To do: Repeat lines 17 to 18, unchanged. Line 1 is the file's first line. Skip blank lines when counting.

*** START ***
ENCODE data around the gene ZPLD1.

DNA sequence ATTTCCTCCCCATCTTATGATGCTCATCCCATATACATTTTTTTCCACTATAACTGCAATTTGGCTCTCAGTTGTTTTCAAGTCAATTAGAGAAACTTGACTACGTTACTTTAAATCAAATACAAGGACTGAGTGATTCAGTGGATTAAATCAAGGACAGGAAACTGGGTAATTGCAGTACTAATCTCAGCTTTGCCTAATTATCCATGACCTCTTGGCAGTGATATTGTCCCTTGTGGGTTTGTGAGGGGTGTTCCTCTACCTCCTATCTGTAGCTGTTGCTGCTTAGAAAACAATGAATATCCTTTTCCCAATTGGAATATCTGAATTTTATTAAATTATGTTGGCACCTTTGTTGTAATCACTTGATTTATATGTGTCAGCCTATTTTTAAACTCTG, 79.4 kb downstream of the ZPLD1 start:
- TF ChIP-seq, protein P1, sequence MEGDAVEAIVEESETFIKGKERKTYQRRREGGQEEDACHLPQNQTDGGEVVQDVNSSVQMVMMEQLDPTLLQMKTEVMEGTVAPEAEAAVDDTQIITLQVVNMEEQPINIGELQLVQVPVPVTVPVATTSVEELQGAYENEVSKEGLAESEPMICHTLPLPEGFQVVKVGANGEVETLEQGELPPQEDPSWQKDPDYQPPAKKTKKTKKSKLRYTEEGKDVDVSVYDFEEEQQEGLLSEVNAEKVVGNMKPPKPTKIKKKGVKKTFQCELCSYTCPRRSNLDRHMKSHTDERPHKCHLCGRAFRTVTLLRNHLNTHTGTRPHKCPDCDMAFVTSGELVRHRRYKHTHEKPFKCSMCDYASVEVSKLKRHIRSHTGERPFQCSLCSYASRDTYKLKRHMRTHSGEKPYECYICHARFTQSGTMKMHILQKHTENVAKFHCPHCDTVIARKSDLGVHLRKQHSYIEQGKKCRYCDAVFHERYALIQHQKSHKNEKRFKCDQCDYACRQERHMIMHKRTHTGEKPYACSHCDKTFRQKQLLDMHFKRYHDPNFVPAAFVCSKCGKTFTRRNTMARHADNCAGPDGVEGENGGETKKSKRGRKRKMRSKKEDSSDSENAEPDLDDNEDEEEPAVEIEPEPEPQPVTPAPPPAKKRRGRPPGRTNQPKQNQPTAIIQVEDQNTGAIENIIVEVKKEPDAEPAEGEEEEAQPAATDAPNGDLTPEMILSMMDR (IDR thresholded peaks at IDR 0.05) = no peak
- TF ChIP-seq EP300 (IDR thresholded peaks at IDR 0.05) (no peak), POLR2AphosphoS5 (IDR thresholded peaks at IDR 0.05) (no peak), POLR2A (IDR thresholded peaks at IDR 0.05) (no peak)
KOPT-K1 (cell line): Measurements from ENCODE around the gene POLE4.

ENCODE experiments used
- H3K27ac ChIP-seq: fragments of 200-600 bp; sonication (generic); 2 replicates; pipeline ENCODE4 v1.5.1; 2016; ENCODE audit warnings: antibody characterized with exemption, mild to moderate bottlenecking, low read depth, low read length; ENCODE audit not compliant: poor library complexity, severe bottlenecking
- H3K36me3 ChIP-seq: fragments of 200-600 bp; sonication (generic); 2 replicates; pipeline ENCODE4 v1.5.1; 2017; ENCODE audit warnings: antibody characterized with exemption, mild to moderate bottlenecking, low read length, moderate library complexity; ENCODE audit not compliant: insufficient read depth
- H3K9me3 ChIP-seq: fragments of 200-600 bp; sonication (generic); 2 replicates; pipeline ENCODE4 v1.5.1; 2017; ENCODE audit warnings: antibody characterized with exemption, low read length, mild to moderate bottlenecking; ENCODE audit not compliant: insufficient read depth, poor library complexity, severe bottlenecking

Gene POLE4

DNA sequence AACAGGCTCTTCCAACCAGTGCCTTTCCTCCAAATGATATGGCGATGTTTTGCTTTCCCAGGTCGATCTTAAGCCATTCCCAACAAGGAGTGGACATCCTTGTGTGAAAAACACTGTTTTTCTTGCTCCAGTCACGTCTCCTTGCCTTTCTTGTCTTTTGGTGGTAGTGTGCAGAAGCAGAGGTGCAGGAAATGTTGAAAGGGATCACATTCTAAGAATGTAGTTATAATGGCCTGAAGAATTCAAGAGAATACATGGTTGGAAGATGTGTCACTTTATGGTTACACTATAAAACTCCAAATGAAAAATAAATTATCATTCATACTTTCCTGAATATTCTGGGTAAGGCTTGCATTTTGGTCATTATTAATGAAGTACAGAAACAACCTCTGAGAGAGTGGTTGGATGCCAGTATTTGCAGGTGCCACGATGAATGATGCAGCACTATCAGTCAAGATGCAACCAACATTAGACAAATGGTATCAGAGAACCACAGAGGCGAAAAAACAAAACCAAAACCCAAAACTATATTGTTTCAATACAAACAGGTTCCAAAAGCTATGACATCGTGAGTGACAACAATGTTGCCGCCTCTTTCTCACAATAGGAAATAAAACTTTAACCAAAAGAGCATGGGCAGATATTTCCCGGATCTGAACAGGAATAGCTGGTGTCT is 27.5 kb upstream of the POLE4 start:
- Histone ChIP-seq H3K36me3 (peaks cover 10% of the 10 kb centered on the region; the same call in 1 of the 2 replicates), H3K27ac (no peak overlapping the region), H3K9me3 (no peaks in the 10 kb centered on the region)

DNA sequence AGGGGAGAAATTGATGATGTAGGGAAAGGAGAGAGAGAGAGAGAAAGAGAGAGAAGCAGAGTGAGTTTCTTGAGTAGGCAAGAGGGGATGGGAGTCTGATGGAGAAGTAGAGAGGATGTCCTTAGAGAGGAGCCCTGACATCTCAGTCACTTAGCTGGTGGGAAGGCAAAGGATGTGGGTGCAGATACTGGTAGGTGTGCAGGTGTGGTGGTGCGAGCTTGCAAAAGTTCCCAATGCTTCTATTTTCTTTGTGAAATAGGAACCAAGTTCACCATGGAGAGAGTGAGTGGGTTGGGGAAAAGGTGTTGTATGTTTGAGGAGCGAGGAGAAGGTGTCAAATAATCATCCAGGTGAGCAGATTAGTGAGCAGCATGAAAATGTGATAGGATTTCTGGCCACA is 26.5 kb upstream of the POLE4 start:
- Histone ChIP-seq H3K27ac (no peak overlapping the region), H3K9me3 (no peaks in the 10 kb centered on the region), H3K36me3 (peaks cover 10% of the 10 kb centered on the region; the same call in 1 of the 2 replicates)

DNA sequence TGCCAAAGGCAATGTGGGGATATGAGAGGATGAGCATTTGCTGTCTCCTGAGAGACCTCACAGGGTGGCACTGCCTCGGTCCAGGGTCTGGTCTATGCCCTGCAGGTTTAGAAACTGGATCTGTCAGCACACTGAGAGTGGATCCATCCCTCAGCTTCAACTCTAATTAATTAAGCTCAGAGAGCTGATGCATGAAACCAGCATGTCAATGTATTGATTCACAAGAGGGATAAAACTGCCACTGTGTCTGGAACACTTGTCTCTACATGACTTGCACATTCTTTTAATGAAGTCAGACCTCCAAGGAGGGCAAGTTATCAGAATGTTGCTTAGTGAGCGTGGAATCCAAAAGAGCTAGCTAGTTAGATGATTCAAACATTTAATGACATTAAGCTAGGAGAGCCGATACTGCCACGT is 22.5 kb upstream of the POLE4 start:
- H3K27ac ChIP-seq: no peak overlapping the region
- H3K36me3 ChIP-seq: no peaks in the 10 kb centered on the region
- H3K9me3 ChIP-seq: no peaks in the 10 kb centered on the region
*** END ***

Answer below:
- H3K36me3 ChIP-seq: no peaks in the 10 kb centered on the region
- H3K9me3 ChIP-seq: no peaks in the 10 kb centered on the region